file something, but they were not ready. ‘They were having trouble getting it,’ he said.
Judge Keller again responded ‘no.’ She said, ‘We close at 5:00 p.m.’” (FOF 44)

“Based on Judge Keller’s reply, Marty told Acosta (i) that the Presiding Judge said we
close at 5:00 p.m. and (ii) that the Court wasn’t going to accept something after 5:00
p.m.” (FOF 45)

“[Texas Court of Criminal Appeals Deputy Clerk Abel] Acosta knew that a judge was
assigned for the Richard execution day, but Acosta did not know of the Execution-day
Procedures or of any requirement that the communication be first directed to the assigned
judge. As of September 25, 2007, he had never received any training concerning the
Execution-day Procedures in his 17 years at the TCCA.” (FOF 50)

“If Acosta had been told by Marty or by Judge Keller to refer the communication
immediately to Judge Johnson, the assigned judge, he would have done so.” (FOF 51)

“Either in the 4:45 p.m. call or the 4:59 p.m. call, on September 25, 2007, Judge Keller
asked Marty why the clerk’s staff should be made to remain after hours for lawyers who
cannot get their work done on time.” (FOF 53)

“Fox called Acosta at approximately 5:56 p.m. on September 25, 2007 and told him that
she was headed to the Court to hand-deliver the filing on behalf of Richard. Acosta told
Fox, ‘Don’t bother. We’re closed.’ Fox also asked, either in the 4:48 p.m. or the 5:56
p.m. telephone call, whether electronic filing might be accepted, and she was told no.”
(FOF 55)

“If the assigned judge, Judge Johnson, had learned of the TDS communications on
September 25, 2007, she would have accepted the filing.” (FOF 58)

“At the time of her telephone conversations with Marty on September 25, 2007, Judge
Keller knew that she was not the assigned judge in charge of that evening’s scheduled
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execution, that a specific judge was the assigned judge, and that under the TCCA
Execution-day Procedures, all communications relating to the scheduled execution that
evening were required to be first referred to the assigned judge.” (FOF 68)

“On September 25, 2007, Judge Keller’s duties of office required her to abide by the
Execution-day Procedures.” (FOF 71)

“Judge Keller testified that, if she were asked the same questions she was asked on
September 25, 2007, and knowing the same things she knew on September 25, 2007, she
would do nothing differently today.” (FOF 72)

“Richard was executed by the State of Texas by lethal injection at 8:23 p.m. on
September 25, 2007.” (FOF 77)

“The next morning, September 26, 2007, Judge Keller and the other TCCA judges met
for a conference. At the end of the conference, several of the judges discussed their
surprise that Richard’s lawyers had not filed anything with the TCCA based on Baze.”
(FOF 79)

“During the September 26, 2007 conference, Judge Cochran, who was not yet aware of
Marty’s communications with Judge Keller the night before, passed a hypothetical in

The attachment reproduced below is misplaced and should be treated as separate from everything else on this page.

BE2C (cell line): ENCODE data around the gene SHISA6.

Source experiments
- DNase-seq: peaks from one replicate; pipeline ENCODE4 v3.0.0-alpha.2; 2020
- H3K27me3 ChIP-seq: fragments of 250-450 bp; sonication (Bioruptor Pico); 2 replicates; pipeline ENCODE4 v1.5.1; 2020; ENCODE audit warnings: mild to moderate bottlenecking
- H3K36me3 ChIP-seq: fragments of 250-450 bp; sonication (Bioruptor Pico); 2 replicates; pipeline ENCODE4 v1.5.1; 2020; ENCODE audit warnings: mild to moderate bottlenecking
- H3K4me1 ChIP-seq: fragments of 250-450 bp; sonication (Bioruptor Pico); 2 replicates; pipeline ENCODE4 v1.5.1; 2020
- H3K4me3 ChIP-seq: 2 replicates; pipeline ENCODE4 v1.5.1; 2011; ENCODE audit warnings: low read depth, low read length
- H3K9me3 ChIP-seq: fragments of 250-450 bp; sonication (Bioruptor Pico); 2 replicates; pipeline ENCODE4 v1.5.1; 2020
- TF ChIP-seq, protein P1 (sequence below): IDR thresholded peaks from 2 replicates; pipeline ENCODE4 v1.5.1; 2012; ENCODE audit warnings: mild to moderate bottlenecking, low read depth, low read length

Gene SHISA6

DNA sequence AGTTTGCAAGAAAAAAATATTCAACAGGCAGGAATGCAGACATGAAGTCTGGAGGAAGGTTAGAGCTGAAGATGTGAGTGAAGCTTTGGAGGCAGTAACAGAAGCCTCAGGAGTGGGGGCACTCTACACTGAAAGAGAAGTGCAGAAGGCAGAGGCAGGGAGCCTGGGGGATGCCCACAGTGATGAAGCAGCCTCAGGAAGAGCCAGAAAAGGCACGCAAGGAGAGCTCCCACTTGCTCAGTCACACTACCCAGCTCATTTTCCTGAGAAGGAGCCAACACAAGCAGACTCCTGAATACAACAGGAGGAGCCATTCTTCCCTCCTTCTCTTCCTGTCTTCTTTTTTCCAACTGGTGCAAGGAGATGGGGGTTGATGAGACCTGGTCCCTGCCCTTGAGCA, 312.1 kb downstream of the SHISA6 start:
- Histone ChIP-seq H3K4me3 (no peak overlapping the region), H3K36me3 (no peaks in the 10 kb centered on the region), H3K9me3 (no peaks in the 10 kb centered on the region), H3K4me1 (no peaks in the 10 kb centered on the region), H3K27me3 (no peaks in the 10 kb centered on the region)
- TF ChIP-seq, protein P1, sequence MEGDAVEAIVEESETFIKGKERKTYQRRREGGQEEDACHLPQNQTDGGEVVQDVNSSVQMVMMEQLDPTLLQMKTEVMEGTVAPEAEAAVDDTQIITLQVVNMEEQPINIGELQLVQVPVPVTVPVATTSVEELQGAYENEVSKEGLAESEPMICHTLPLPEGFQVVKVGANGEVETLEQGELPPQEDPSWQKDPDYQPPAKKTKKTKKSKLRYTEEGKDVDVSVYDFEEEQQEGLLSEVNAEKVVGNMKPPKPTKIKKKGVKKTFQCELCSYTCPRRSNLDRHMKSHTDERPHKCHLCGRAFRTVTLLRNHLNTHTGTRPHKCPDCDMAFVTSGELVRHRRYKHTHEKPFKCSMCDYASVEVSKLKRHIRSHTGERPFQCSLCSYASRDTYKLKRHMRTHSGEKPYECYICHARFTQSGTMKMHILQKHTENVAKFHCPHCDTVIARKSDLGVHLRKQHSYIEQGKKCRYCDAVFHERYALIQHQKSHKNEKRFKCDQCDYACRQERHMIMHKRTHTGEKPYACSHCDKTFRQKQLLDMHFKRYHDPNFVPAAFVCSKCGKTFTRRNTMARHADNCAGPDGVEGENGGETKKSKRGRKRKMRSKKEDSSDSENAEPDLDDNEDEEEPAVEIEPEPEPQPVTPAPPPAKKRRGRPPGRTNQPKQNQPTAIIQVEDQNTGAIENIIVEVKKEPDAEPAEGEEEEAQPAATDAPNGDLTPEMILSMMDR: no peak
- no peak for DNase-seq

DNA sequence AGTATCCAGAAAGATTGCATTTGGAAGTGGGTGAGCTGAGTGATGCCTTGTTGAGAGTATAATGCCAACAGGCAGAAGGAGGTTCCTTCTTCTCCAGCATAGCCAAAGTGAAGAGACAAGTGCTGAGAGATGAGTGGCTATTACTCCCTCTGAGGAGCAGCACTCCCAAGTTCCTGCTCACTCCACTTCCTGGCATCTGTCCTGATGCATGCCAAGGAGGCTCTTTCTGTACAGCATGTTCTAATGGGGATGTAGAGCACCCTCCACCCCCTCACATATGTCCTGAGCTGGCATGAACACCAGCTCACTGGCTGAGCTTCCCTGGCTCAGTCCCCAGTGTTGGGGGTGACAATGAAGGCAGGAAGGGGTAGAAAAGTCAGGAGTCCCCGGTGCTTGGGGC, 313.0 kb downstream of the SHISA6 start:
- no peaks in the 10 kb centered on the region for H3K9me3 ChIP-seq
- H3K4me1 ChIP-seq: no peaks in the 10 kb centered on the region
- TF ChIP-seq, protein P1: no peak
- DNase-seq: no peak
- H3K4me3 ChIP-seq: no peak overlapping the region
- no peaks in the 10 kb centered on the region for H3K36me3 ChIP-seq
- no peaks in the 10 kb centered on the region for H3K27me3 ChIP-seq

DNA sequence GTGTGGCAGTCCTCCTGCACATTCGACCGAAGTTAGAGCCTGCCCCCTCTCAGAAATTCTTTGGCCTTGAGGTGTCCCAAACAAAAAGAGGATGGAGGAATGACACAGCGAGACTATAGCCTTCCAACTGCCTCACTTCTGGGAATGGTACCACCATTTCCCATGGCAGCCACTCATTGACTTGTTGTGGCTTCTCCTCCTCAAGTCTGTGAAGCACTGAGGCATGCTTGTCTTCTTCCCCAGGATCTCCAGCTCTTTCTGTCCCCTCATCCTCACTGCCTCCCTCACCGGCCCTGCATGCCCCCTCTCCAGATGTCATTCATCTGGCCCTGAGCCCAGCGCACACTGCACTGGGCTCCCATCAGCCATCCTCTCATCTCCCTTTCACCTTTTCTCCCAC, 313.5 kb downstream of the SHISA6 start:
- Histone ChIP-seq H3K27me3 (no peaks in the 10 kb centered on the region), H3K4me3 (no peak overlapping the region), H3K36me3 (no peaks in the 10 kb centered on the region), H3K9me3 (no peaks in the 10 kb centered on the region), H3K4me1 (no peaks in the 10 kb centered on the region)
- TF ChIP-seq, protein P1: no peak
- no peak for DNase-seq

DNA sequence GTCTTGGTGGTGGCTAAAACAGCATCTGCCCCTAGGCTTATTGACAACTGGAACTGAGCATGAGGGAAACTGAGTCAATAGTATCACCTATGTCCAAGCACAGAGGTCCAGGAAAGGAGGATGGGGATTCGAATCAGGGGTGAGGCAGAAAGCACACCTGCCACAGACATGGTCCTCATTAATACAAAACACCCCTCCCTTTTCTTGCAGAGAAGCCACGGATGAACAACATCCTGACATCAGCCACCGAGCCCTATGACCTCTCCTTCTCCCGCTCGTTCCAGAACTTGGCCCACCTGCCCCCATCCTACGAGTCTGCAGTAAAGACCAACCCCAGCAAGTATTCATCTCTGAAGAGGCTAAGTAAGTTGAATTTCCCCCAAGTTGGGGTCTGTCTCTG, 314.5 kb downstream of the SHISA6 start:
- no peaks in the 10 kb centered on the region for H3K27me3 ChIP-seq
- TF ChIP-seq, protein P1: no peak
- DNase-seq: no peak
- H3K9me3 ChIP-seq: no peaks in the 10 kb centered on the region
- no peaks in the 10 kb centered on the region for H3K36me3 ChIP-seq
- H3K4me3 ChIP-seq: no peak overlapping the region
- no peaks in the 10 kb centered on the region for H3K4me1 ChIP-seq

which someone called the TCCA before 5:00 p.m., said they wanted to file something,
but could not get it there before 5:00 p.m. Judge Cochran’s position was that the TCCA
should allow the late filing. Other judges expressed agreement with that viewpoint.”
(FOF 80)

“Judge Keller was present for that discussion at the September 26, 2007 conference but
did not disclose to the other judges her communications with Marty the night before, nor
the fact that TDS had called the TCCA concerning requests to file after 5:00 p.m.” (FOF
81)

“Between the time that the United States Supreme Court granted certiorari in Baze on
September 25, 2007 and the time that the United States Supreme Court issued its opinion
in Baze in April 2008, Richard was the only person in the United States to be executed.”
(FOF 85)

“Journalists throughout Texas and the nation strongly criticized Judge Keller’s conduct in
the Richard case on September 25, 2007, as casting public discredit on Judge Keller, the
judiciary, and the administration of justice.” (FOF 86)

“As a Judge of the TCCA, Judge Keller was required to abide by the TCCA’s Execution-
day Procedures on September 25, 2007.” (FOF 90)

“Judge Keller intentionally did not refer Marty’s 4:45 p.m. communication regarding the
scheduled execution to the assigned judge.” (FOF 93)

“Judge Keller’s addressing and disposing of the September 25, 2007 communications as
described above failed to comply with the Execution-day Procedures.” (FOF 94)
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“Judge Keller’s addressing and disposing of the September 25, 2007 communications as
described above interfered with Richard’s access to court and right to a hearing as
required by law under TRAP 9.2(a).” (FOF 95)

“Judge Keller’s addressing and disposing of the September 25, 2007 communications as
described above was a failure to accord Richard access to court and right to a hearing as
required by law under TRAP 9.2(a).” (FOF 96)

“Marty was seeking direction from Judge Keller at 4:45 p.m. on September 25, 2007
regarding the request from representatives for the person scheduled to be executed that
evening to file with the TCCA after 5:00 p.m.” (FOF 99)

“On September 25, 2007, Judge Keller intentionally did not direct Marty to relay the 4:45
p.m. communication to the assigned judge.” (FOF 100)

“On September 25, 2007, Judge Keller intentionally did not direct Acosta to relay the
4:45 p.m. communication to the assigned judge.” (FOF 101)

“Judge Keller’s failure to direct Marty or Acosta to relay the 4:45 p.m. communication to